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Friday, August 24, 2012


Siv, D.G., and Sia all commented on my prior post that they choose to live in a world without measurement or limits to curiosity or hope or love or the surprising nature of human nature.

I agree.

D.G. liked my response, so just in case some do not read my comments here it is:

I, too, believe there are no limits to certain things but those that we place on them ourselves.

But there is a limit to the lifespan of those we love. That those lives are limited makes them more precious due to their transitory, fragile nature.

Our own lives have an expiration date. There is a foreclosure notice in the mails for each of our lives. Soon or late, the postman will come whether we want him to or not.

To be aware of that is to savor each moment, to make life more not less.

I have counseled many whose last words to a family member were hurtful. They said them, not realizing that person's shelf life was nearly up.

Jorge Luis Borges is one of the founding fathers to what is called Magical Realism. And I pray each day to keep a child-like sense of wonder and surprise of life. :-)

Yes, indeed, scents and touch can trigger so many latent memories. I believe Jorge was trying to remind us not to take anyone or anything for granted. All flesh is grass and no bloom remains forever.

But there are other limits denied that saddened me:

Childhood has an end. Yet some parents try to keep their children dependent all their days, crippling them.

Some look in the mirror and see wrinkles as dreaded signs of the end of youth. They deny with bo-tox or surgery. They do not realize those wrinkles are signs of things lost, prices paid, and the eyes around which they lie are the wiser and kinder for the loss ... and the gain.

Passion has an end. Men race to another woman to regain it. That passion too ends.

Their lives become futile chasing after illusion. The men do not realize that though passion ends, something deeper more lasting, more rich evolves from the slumbering passion into the love of two souls grown into one.

I believe that limits guide us. They do not diminish us. They are signposts to better paths.

"The free, exploring mind is one of the most valuable things in the world," John Steinbeck.

Franklin Roosevelt wrote, "To reach a port, we must sail ... sail not drift. We must measure our course by stars we will never be able to touch."

We are limited by the finite grasp of our mind. To be aware of that fact is to enlarge the grasp of our minds not diminish them.

T.S. Elliot wrote: "We shall not cease from exploration and the end of all our exploring will be to arrive where we started and know the place for the first time."

The journey is one of loss ... loss of innocence, loss of our arrogance, loss of our rigidity in our "rightness."

Andre Breton said, " Perhaps I am doomed to retrace my steps under the illusion that I am exploring, doomed to try and learn what I should simply recognize, learning a mere fraction of what I have forgotten."

Limits forge who we are in our thinking.

What you choose to focus your mind on is critical because you will become what you think about most of the time.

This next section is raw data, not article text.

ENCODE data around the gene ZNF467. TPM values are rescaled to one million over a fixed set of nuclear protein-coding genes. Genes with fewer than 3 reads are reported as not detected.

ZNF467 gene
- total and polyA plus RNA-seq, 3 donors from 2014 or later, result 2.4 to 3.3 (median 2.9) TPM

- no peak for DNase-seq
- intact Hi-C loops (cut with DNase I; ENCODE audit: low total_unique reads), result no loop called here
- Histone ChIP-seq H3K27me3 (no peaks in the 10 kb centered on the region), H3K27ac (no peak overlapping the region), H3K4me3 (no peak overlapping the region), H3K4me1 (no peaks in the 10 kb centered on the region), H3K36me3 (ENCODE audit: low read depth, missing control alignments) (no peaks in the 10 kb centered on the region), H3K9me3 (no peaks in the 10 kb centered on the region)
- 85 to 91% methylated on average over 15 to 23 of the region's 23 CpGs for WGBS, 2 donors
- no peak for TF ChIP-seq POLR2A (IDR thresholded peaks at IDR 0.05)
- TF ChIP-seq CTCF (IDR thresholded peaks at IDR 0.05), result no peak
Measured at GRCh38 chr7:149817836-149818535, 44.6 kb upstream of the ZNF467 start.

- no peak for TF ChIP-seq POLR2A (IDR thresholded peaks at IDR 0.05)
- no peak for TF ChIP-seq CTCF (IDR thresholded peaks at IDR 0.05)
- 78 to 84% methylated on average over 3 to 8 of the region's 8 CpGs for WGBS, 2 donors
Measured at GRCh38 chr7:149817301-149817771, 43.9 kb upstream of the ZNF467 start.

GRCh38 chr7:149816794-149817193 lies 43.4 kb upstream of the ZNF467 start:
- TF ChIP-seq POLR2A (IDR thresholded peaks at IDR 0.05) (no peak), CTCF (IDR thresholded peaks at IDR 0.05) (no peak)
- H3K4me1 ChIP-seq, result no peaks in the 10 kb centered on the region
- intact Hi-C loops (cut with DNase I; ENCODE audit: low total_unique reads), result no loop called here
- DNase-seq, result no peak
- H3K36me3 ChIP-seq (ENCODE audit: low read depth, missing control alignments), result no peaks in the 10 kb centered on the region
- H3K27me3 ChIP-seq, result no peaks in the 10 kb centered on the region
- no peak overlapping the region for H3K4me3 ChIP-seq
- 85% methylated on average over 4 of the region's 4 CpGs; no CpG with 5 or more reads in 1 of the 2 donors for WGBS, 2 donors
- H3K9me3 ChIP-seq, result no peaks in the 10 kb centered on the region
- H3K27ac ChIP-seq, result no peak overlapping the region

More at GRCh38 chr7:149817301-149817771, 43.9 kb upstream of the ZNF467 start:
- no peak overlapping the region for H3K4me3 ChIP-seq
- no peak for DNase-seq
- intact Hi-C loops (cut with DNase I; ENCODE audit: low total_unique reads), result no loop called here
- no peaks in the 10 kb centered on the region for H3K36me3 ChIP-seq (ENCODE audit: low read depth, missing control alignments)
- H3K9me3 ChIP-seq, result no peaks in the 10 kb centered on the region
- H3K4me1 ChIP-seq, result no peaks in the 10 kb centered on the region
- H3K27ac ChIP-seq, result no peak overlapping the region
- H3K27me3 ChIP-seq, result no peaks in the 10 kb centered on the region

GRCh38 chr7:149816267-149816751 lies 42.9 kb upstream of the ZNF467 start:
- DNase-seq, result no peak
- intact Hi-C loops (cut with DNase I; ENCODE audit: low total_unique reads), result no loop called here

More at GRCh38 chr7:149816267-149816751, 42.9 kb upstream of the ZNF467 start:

No horse gets anywhere until he is harnessed.

No stream or gas drives anything until it is confined.

No Niagara is ever turned into light and power until it is tunneled.

No life ever grows great until it is focused, dedicated, disciplined, limited.

The first rule of focus is this: "Wherever you are, be there."

The second rule of focus: "What we focus on expands."

Mark Twain's rule of foucs : "If you chase two rabbits, both will escape."

The fourth rule of focus: "Concentrate all your thoughts upon the work at hand. The sun's rays do not burn until brought to a focus."

So to be be aware of limits is to extend, not shorten, the reach of our mind and our lives. To make them burn as flames. The ghost of Mark Twain urges me to ask you to focus so that your life does not escape you.

Elu smiles at his white friend and merely says, "We do not change as we grow older; we merely become more clearly ourselves."

Once Hibbs, the cub with no clue, asked The Turquoise Woman, ""How does one become a butterfly?"

She answered softly, "You must want to fly so much that you are willing to give up being a caterpillar."

*Pietro Daverio: "Eternity".

Allegorical caryatid from the Monument to Charles Borromeo in the apse of the Cathedral in Milan (1611).

The statue holds in her hand the ouroboros (the snake eating its own tail), a symbol of eternity. Picture by Giovanni Dall'Orto, July 14 2007.

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  1. "What you said." I think I picked that up reading The Legend of Victor Standish.

  2. D.G.:
    LOL. Yes you did. :-) Victor blows a kiss your way.

  3. Limits and focus; the concepts go together well.


  4. "How does one become a butterfly?"
    She answered softly, "You must want to fly so much that you are willing to give up being a caterpillar."

    Very insightful. I just love the way your mind works. Wonderful post Roland.

  5. Donna:
    I was at the end of a weary day when I wrote that so I'm glad I was coherent! :-)

    Now, it is 5 AM, and I am just back from a dark blood run! Whew! I'm really happy you like my bit of myth & whimsy with Hibbs and the Turquoise Woman. Hibbs, the cub with no clue, giggles and waves to you. The Turquoise Woman merely looks silent and wise. Me? I'm tired and otherwise! Thanks for visiting and talking with me awhile. Roland